Renewable Energy Glossary
The amount of electricity that utility customers are using, or trying to use, at one time. (PG&E) It fluctuates throughout the day and night (see Demand Curve), and utilities must forecast those changes in order to bring more generation and power on the grid just before it is needed or less power when demand dips.
If you use a line graph to track customer demand in a 24-hour period or throughout the year, it produces a curve showing those times of day or seasons of the year when power demand is up and when it is down. Utilities forecast customer demand for electricity so they can produce or purchase the power to deliver through the grid to meet demand. (EnergyMag)
DERs refers to Distributed Energy Resources – please see the definition of Distributed Energy Resources
Distributed Energy Resources
Distributed Energy Resources are often referred to as “DERs”
From the Advanced Energy Economy (AEE) Website: “DERs are physical and virtual assets that are deployed across the distribution grid, typically close to load, and usually behind the meter, which can be used individually or in aggregate to provide value to the grid, individual customers, or both. A particular industry interest seems to be centered on DERs — such as solar, storage, energy efficiency, and demand management — that can be aggregated to provide services to the electric grid.” (Distributed Energy Resources 101: Required Reading for a Modern Grid, on AEE.net)
One other definitionon DERs from ArenaWire in Australia as follows: “…small-scale units of local generation connected to the grid at distribution level….Common examples of DERs include rooftop solar PV units, natural gas turbines, microturbines, wind turbines, biomass generators, fuel cells, tri-generation units, battery storage, electric vehicles (EV) and EV chargers, and demand response applications. These separate elements work together to form distributed generation.” (Arenawire, March 2018)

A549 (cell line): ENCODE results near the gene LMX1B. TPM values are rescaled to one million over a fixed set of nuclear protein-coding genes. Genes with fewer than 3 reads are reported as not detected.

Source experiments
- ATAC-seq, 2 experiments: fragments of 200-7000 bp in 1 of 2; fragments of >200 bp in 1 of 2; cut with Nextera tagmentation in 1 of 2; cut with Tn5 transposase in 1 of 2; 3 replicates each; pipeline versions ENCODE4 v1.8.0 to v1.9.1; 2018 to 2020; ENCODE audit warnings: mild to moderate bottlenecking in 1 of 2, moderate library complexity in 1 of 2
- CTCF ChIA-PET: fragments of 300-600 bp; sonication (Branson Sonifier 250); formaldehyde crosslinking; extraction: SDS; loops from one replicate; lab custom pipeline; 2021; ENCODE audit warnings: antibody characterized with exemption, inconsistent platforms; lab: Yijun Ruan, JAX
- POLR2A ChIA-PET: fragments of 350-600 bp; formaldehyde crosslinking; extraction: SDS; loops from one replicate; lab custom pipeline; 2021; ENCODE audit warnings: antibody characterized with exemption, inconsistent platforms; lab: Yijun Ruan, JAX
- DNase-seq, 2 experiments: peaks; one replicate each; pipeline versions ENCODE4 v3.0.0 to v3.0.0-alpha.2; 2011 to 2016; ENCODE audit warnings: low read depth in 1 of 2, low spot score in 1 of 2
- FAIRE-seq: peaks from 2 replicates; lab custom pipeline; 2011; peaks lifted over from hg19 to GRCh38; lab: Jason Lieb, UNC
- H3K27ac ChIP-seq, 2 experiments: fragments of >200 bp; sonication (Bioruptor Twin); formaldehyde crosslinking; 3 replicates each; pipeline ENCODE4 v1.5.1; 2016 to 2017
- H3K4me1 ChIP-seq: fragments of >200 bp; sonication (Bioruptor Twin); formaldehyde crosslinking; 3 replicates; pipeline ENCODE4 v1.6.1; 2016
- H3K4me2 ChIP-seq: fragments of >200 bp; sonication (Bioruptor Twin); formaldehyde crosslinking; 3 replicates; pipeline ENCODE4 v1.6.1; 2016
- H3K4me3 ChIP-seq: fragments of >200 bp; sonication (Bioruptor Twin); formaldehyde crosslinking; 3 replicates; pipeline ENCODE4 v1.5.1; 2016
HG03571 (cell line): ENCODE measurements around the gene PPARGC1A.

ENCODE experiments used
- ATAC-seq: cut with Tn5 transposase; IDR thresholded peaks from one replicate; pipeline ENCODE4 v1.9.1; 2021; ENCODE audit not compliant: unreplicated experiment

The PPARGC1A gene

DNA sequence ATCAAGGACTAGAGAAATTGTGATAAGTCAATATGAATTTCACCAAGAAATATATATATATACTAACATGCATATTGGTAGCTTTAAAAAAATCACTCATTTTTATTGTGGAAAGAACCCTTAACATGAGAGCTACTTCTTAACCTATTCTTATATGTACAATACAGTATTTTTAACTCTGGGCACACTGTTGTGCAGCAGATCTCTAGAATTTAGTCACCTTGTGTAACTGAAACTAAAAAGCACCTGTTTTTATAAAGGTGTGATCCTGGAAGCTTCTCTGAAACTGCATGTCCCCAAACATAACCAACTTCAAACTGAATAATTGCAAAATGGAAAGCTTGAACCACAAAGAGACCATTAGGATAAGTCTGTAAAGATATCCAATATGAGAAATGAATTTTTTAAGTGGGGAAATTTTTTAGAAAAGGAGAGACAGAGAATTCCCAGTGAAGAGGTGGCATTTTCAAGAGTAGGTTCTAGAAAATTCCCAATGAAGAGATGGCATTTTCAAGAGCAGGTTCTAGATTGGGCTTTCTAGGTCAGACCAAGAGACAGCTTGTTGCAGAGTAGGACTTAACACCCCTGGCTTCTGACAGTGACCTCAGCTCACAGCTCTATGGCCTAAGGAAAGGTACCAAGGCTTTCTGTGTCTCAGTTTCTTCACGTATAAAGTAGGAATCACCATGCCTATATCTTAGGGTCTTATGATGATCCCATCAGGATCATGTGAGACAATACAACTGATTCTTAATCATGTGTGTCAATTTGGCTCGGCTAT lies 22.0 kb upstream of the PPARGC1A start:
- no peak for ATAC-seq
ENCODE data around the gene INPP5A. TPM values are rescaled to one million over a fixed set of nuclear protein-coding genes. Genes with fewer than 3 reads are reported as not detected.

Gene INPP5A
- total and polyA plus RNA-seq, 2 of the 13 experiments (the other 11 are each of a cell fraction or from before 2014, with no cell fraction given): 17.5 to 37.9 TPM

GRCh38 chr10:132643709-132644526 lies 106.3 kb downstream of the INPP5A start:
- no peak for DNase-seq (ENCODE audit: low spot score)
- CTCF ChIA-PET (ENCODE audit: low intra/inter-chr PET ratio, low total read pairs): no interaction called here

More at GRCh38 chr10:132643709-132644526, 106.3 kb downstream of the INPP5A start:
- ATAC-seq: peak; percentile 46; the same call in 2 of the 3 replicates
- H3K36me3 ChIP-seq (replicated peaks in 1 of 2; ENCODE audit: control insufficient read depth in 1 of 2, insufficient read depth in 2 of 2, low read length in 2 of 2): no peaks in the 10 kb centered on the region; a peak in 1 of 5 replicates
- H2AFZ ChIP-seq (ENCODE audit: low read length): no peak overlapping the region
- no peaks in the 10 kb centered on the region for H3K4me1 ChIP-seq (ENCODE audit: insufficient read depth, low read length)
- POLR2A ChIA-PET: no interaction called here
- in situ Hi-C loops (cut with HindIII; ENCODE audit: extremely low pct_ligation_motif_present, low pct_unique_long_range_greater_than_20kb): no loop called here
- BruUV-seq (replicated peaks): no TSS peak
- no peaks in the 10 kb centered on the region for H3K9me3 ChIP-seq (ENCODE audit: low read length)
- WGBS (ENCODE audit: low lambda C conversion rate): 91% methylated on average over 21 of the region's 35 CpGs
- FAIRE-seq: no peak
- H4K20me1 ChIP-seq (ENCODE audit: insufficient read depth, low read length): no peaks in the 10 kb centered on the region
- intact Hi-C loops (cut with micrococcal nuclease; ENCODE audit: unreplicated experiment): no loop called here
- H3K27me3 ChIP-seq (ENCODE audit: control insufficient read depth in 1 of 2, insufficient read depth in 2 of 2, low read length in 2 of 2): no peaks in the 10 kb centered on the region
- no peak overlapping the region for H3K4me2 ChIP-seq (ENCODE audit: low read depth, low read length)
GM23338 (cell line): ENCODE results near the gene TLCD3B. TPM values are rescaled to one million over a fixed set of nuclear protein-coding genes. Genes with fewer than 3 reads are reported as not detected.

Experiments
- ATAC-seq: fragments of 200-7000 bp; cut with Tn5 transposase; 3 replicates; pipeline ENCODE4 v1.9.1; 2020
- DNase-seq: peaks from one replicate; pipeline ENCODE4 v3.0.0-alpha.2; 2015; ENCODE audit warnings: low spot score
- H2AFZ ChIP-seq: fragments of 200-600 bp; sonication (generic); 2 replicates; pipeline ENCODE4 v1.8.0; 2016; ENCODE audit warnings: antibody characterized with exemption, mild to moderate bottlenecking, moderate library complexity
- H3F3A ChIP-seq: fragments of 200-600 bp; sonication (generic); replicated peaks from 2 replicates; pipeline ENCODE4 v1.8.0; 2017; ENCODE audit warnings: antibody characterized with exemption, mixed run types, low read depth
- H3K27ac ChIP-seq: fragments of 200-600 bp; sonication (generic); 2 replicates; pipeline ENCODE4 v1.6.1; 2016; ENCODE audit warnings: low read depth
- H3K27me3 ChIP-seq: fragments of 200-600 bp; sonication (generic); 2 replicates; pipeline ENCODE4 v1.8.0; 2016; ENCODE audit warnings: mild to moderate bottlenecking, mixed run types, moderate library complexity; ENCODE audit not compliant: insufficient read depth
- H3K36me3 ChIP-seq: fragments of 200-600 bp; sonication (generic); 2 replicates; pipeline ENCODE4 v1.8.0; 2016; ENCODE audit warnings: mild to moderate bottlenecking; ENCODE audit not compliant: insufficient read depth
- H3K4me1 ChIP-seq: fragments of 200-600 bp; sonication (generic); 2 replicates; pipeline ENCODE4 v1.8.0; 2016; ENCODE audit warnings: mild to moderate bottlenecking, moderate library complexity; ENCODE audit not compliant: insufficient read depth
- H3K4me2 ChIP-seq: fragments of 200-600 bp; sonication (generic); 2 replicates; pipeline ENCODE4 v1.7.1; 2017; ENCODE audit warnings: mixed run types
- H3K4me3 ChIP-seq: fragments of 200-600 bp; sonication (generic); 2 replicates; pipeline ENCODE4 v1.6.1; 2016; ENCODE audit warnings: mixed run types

DERs are advanced technology allowing for two-way power flow on the grid, so these units can generate power that flows back into the grid for use by other customers.
Distributed Generation is sometimes referred to as “DG”
Distributed generation is an approach that employs small-scale technologies to produce electricity close to the end users of power. DG technologies often consist of modular (and sometimes renewable-energy) generators, and they offer a number of potential benefits. In many cases, distributed generators can provide lower-cost electricity and higher power reliability and security with fewer environmental consequences than can traditional power generators. (Virginia Tech)
For example, rooftop solar would be a form of distributed generation. (AECT)